But the actor says politicians should be honest about their pasts and then move past it
Credit: Thomas Mukoya/Reuters/Landov

Honesty is the best policy – especially for politicians, so sayeth George Clooney.

The actor and activist, who from time to time has been discussed as a possible Democratic candidate, insists his own life may have been a bit too colorful to get him elected.

“I didn’t live my life in the right way for politics, you know,” Clooney, 49, tells Newsweek in this week’s cover story. “I [expletive] too many chicks and did too many drugs, and that’s the truth.”

But, says Clooney, politicians should just be open about their past indiscretions and then get on with governing.

A savvy polticial figure “would start from the beginning by saying, ‘I did it all. I drank the bong water. Now let’s talk about issues,’ ” he says. “That’s gonna be my campaign slogan: ‘I drank the bong water.’ ”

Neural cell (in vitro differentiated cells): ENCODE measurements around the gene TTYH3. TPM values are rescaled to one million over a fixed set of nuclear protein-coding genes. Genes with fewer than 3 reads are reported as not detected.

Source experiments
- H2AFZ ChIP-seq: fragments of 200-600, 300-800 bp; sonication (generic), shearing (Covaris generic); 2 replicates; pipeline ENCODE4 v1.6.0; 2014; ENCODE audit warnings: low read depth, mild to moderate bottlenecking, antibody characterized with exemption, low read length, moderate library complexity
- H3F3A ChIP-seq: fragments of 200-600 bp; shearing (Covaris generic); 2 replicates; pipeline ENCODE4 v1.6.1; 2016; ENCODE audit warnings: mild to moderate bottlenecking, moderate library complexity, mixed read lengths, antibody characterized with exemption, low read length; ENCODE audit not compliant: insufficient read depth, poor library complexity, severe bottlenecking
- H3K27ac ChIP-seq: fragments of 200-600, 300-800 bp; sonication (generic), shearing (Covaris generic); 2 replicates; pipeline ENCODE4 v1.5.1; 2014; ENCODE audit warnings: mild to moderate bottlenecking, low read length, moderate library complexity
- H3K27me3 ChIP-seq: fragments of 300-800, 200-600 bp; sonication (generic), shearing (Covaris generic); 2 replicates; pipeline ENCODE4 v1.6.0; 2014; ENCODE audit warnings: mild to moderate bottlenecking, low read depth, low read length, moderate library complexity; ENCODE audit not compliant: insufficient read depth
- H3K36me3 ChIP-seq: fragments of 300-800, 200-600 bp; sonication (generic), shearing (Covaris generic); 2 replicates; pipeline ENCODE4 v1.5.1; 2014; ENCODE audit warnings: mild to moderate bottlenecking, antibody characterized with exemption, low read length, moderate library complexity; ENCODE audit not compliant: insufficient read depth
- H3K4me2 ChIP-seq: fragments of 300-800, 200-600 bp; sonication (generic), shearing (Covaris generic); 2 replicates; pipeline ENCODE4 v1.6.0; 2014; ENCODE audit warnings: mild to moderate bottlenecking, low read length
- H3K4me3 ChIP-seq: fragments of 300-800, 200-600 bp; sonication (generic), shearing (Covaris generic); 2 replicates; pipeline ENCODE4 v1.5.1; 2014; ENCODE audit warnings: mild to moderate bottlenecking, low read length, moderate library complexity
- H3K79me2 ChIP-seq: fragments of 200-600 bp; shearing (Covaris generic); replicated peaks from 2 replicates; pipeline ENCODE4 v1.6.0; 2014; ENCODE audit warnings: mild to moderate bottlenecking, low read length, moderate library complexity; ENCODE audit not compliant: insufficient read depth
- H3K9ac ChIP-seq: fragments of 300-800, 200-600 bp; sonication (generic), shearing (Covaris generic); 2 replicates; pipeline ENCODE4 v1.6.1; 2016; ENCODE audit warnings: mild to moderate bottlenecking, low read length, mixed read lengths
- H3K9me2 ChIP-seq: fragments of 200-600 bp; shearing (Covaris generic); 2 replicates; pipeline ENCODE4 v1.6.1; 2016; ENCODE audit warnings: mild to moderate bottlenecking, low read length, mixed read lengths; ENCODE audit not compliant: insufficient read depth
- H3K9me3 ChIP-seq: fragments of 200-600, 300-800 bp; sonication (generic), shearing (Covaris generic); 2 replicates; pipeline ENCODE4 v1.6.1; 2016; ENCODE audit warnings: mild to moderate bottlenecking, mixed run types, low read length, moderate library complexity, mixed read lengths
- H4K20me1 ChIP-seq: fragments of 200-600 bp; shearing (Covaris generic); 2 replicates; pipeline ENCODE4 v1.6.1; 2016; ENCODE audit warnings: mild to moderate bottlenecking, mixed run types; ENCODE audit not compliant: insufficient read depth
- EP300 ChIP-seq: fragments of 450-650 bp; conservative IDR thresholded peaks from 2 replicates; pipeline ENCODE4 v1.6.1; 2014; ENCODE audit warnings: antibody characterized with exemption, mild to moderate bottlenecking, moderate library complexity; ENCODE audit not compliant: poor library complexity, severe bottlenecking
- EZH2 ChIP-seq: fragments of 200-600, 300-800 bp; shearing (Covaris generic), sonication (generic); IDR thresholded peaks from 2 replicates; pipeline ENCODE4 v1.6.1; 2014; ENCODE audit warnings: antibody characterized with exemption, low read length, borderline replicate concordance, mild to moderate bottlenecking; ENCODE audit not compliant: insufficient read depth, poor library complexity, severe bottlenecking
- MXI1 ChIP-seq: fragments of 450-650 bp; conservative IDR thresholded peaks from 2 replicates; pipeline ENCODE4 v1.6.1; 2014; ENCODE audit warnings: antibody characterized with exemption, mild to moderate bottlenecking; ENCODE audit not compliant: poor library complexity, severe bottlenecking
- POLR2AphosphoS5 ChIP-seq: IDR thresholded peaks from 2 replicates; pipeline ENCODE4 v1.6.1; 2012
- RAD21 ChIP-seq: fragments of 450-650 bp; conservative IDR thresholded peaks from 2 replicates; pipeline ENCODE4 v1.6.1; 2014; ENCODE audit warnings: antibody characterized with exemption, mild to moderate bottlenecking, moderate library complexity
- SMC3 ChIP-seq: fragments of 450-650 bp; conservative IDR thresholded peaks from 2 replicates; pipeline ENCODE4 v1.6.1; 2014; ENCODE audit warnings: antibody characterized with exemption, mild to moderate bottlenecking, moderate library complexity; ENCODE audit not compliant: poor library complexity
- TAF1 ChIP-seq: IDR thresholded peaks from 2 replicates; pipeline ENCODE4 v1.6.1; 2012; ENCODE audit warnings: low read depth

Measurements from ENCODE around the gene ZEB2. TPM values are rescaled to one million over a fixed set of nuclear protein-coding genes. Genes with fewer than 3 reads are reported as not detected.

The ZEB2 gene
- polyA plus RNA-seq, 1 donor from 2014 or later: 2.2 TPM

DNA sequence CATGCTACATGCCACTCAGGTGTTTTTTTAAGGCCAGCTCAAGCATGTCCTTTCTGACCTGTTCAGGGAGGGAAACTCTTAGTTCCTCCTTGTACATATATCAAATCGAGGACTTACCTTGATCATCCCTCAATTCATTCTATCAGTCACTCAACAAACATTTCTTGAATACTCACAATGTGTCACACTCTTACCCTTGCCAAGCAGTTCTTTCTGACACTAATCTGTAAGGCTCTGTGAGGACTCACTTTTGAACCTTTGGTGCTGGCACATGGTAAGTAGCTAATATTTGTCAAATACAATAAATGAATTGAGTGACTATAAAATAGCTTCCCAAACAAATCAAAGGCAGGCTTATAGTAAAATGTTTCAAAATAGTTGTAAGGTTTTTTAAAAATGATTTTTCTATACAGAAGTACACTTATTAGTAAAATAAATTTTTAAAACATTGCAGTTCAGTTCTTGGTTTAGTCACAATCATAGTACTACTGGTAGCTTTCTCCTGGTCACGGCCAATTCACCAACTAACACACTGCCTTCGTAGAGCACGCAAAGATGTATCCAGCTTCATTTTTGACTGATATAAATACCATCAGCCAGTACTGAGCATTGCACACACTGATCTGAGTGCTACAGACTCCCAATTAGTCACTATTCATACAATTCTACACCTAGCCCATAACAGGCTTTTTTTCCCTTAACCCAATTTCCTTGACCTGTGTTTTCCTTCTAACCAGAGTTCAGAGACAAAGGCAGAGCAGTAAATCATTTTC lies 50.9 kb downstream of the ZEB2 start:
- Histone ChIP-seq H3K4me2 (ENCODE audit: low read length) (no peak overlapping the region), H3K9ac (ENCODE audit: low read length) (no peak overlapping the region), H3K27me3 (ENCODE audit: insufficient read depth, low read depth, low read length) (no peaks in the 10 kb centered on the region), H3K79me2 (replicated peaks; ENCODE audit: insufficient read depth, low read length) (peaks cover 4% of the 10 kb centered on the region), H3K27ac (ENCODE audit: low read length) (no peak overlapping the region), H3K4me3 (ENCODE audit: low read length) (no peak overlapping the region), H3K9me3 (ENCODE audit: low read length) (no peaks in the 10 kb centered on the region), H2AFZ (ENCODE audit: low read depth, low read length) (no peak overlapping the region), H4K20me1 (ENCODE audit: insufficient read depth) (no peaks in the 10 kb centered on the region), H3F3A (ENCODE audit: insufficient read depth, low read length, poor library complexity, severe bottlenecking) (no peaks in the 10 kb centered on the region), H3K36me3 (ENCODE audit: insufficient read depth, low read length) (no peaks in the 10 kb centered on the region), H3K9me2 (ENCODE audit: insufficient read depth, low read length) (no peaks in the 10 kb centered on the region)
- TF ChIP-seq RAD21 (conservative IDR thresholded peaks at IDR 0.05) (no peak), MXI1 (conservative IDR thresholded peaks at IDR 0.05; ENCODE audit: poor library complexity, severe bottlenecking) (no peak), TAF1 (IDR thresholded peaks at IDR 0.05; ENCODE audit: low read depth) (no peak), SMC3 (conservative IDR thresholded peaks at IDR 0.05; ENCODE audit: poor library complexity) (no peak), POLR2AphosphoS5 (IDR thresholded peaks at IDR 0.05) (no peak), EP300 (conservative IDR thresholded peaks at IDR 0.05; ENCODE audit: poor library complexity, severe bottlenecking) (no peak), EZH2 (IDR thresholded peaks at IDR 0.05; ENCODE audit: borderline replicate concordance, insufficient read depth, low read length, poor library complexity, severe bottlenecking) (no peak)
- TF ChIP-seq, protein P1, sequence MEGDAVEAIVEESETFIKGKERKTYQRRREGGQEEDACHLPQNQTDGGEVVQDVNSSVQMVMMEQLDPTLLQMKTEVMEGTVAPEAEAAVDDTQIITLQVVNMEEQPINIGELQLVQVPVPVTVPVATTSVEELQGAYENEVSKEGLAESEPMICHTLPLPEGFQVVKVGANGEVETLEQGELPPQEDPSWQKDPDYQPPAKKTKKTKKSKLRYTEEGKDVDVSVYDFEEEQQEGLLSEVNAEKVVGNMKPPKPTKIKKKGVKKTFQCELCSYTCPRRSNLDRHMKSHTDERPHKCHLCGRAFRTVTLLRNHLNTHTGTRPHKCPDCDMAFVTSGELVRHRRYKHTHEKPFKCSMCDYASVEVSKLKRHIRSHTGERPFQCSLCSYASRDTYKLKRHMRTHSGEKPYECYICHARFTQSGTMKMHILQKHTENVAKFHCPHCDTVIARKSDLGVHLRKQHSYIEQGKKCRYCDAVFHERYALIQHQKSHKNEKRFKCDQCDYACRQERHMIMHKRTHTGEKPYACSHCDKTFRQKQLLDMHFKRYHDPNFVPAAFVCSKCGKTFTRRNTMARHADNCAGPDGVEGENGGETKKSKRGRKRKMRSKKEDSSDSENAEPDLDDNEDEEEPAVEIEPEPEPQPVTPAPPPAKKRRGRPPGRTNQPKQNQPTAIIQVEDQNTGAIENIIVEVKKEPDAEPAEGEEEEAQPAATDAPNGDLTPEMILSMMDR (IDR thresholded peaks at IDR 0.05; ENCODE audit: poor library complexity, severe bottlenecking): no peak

Instead of delving into the world of Washington, D.C., politics, Clooney would rather focus his star power on raising awareness around certain issues – such as the war in Sudan, where he’s spent a lot of time over the last few years.

Using his own resources, Clooney has also turned the cameras around by funding a satellite that monitors military movements in a particularly volatile area of Sudan.

“I’m not tied to the U.N. or the U.S. government, and so I don’t have the same constraints,” says the actor, who next stars as a politician in The Ides of March. “I’m a guy with a camera from 480 miles up. I’m the anti-genocide paparazzi.”

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